J.J. Dillon on WCW being sold

Much of my recent conversation with WWE Hall of Famer J.J. Dillon can be found in the new WWE 50 book. The portions that didn’t make the book, however, have been published here in recent weeks, including Dillon’s thoughts on Eric Bischoff and Vince McMahon Sr. In addition to these pieces, here is Dillon’s recollection of WCW demise:


What was it like once WCW finally closed its doors?


J.J. Dillon: My contract was paid out, so I got paid for another nine months. Kevin Sullivan got paid for another two years. I had gone there and hoped to retire, so I was disappointed. But I had come to terms with the fact that it was inevitable. It was like sitting in the Titanic and seeing this huge iceberg ahead on the radar screen and yelling to everybody to come look. But everybody looking thought that WCW was a huge indestructible vessel and didn’t even bother looking at the screen until they hit the iceberg and sunk the thing.


The sad part is that WCW had approximately 70 people who were full-time in the business making a living wrestling. It was a talent pool from which Vince McMahon could pick from. And you could go back in time and look at talent that came out of WCW and became huge stars working with Vince: Undertaker, Steve Austin, Chris Jericho, Mick Foley … and that’s just four names off the top of my head that WCW didn’t know what to do with, but Vince did. But Vince couldn’t hire everybody in the business, so it put guys out of work. At least with WCW, there was an alternative product that was never a threat to Vince, even when they were winning the war. All they were was a pool of talent that Vince could’ve tapped into from time to time when he needed a top talent. I was disappointed for the guys who worked there and their families.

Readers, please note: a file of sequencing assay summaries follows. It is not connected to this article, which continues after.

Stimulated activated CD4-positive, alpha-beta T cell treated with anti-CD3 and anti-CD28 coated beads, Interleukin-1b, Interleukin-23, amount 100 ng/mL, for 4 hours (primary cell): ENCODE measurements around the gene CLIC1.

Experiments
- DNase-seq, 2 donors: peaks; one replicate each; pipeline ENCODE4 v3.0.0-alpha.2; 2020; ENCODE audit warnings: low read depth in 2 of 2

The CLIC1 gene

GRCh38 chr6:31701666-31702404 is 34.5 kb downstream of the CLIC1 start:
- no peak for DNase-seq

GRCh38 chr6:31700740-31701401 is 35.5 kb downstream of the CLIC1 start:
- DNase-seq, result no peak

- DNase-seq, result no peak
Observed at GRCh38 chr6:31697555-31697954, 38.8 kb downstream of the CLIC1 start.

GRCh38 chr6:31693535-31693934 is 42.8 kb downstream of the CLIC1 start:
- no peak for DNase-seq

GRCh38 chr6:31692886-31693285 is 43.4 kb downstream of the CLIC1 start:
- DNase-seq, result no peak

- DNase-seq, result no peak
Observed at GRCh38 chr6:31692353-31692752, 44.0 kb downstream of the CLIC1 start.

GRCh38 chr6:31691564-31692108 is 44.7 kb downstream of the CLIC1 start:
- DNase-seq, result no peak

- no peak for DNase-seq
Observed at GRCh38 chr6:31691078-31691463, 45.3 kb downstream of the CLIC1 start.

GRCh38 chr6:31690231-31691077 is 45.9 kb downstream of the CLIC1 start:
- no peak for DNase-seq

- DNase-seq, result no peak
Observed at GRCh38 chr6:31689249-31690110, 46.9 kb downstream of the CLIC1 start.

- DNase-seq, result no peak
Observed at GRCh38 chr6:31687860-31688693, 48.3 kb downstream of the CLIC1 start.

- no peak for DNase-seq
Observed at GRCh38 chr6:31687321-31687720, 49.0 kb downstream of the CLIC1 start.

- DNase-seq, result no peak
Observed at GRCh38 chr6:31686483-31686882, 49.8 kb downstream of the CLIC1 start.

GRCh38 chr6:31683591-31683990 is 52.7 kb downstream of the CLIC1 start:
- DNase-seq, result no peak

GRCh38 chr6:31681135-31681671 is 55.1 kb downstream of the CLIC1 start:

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On a personal level, I was disappointed because I hated that after my lengthy career, I was involved with something that failed so miserably, even though I was not directly responsible. Every time they talk about the failure of WCW, you don’t hear about my name mentioned as being a contributing factor.


And the third one that I felt bad for was Ted Turner. Here’s a guy who had a vision of taking his small UHF station and making a superstation. And the core of his programming was two things: Wrestling and the Atlanta Braves. If you ask Ted in order, wrestling would be No. 1 and the Braves would be No. 2. Ted worked so hard to protect wrestling from the vultures that looked down their nose at it. He loved it. He had it at 6:05 p.m. for well over 25 years, and then Eric Bischoff undermined that program and killed it.


If you have a successful program with a consistent timeslot, there’s nothing of any greater value in the industry. People always used to tell me that they planned their Saturdays around 6:05. They made sure they were home in front of their televisions at that time to watch wrestling. They were loyal followers that Bischoff didn’t understand the value of.

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Wrestling’s greatest arenas: Rosemont Horizon

After posting my piece on Madison Square Garden being the greatest wrestling arena of all time, I received many messages from readers wondering where I thought other arenas ranked. Rosemont Horizon, Greensboro Coliseum, and the Cow Palace were just a few of the venues that were asked about. And while all were great, I still think MSG holds the crown. But just for fun, I plan on taking a look at other arenas over the next few weeks. From there, we can collectively see where they rank. For now, let’s look at the Rosemont Horizon in Rosemont, Illinois (sometimes it’s listed as Chicago to give that big-city feel. And nowadays, it’s called the Allstate Arena):


  • Site of WWE’s first-ever pay-per-view, The Wrestling Classic (11/7/85)